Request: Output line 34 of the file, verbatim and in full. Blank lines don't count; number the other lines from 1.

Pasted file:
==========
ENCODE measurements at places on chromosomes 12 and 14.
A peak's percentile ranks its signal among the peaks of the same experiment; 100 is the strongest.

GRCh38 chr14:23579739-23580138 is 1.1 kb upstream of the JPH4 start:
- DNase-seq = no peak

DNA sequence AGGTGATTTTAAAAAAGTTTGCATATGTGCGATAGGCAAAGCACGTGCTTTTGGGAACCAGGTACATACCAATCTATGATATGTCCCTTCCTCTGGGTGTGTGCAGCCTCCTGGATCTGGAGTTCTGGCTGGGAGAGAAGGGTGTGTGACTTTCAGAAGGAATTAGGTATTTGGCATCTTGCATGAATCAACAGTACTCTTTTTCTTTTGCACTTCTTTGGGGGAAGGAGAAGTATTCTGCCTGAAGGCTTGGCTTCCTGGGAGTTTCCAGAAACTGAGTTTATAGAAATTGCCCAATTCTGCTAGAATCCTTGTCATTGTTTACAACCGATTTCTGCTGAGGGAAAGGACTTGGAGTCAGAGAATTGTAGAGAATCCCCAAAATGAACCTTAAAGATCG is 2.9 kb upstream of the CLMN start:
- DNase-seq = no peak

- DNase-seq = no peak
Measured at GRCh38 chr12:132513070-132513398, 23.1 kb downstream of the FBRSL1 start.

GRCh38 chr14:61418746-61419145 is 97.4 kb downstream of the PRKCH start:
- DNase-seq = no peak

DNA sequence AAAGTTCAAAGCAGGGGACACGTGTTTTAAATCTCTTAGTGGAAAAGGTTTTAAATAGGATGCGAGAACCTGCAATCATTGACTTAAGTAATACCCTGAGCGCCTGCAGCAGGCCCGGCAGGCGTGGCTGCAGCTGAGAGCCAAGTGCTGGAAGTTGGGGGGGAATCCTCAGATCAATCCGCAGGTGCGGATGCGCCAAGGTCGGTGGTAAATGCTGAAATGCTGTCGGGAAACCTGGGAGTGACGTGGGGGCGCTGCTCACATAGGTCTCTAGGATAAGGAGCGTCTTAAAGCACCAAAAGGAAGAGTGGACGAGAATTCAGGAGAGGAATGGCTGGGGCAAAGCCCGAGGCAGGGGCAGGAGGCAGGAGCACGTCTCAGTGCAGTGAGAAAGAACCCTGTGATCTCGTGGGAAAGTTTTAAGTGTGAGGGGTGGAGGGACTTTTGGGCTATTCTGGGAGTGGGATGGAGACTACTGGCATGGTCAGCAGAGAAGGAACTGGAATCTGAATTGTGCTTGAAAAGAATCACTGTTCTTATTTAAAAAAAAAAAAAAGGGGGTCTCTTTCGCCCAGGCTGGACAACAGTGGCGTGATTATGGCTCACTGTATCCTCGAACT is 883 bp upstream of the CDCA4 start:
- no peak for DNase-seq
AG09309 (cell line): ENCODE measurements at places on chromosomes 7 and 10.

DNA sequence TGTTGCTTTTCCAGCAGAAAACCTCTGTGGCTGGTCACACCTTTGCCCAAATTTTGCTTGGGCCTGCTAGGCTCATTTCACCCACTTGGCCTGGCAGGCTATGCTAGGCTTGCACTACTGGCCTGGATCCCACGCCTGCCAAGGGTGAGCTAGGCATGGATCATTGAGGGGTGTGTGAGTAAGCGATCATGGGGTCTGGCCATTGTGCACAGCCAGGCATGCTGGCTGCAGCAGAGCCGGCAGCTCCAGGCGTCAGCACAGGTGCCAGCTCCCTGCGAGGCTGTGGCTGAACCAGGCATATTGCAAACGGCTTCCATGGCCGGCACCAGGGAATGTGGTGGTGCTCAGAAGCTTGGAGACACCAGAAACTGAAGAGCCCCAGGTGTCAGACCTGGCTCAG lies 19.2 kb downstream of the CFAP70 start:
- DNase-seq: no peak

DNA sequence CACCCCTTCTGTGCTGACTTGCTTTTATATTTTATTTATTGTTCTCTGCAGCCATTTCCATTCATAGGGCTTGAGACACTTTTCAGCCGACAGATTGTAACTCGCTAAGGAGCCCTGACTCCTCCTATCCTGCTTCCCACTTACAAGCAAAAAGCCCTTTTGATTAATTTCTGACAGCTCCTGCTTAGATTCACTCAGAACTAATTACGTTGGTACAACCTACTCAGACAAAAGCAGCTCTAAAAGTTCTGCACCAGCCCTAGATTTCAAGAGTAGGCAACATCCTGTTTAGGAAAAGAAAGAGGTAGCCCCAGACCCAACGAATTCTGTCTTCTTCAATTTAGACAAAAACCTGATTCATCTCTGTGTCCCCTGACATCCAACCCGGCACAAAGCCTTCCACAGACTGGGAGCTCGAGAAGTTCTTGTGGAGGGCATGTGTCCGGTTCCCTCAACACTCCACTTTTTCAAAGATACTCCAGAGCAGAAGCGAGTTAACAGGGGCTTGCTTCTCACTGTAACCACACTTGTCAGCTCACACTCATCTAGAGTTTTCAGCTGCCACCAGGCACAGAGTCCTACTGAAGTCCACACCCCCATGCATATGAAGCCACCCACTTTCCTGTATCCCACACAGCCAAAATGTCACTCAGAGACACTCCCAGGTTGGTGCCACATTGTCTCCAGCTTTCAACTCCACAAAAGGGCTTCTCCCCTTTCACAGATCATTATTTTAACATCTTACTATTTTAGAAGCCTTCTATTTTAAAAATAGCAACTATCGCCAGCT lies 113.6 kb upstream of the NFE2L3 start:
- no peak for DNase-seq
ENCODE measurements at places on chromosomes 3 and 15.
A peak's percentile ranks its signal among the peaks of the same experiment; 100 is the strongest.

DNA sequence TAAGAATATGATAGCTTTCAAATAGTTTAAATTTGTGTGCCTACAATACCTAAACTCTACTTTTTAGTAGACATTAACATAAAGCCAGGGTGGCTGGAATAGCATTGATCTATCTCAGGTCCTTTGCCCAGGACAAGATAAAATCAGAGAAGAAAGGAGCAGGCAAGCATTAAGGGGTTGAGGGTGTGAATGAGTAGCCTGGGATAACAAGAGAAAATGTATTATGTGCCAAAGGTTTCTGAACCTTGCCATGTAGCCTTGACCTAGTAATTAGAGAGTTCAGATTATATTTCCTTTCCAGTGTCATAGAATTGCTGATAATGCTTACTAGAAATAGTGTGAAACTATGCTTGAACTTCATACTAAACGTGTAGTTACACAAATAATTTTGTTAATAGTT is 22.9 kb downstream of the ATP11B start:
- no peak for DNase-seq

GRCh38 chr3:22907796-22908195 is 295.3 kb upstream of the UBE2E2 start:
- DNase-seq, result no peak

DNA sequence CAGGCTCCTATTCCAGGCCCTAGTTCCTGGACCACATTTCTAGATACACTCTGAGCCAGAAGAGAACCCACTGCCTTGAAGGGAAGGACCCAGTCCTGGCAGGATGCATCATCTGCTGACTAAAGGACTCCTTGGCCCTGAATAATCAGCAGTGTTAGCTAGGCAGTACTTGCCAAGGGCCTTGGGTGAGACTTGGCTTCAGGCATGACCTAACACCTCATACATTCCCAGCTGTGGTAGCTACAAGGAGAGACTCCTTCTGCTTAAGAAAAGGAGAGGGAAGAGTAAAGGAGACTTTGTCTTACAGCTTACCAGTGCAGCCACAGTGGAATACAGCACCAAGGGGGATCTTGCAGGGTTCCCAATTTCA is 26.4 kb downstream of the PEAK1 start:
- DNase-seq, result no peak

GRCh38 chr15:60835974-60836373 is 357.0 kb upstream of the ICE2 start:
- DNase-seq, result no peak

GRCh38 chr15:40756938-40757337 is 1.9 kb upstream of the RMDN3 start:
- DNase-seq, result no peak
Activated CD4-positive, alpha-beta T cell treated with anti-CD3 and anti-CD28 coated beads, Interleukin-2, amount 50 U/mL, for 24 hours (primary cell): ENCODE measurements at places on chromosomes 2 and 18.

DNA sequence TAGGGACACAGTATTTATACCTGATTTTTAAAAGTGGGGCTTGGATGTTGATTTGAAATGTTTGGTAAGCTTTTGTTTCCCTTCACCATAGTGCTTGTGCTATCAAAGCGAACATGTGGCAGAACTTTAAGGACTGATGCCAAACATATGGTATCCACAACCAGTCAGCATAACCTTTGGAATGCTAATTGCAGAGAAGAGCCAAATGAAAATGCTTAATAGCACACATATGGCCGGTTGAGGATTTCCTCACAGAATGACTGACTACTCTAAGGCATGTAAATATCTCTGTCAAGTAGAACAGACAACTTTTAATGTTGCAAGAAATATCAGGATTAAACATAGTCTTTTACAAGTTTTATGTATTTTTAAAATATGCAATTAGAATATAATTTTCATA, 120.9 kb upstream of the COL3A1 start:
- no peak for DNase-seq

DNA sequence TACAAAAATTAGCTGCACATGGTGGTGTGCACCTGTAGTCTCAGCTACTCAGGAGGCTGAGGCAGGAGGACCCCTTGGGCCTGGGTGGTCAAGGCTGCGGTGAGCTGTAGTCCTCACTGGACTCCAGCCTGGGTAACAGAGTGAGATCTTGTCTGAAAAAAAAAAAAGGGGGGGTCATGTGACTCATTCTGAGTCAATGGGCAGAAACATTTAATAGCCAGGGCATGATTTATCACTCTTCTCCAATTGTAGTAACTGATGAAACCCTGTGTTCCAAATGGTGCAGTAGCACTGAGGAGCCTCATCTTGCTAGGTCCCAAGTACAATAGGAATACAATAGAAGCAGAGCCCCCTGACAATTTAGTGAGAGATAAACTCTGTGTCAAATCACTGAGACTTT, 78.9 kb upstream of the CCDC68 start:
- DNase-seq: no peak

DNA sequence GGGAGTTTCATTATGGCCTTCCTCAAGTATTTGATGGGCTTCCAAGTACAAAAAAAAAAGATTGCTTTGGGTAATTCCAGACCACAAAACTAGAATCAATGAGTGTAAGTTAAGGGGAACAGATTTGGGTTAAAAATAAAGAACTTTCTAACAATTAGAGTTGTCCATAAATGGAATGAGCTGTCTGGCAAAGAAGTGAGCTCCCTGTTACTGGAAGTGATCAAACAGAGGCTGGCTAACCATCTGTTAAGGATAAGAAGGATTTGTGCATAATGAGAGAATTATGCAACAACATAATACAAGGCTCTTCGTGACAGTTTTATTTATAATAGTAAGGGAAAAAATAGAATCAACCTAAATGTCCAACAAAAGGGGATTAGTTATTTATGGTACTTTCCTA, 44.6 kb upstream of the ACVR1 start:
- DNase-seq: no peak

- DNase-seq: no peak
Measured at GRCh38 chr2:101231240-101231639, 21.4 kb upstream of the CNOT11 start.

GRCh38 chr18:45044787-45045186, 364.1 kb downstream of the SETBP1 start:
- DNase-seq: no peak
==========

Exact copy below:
- DNase-seq: no peak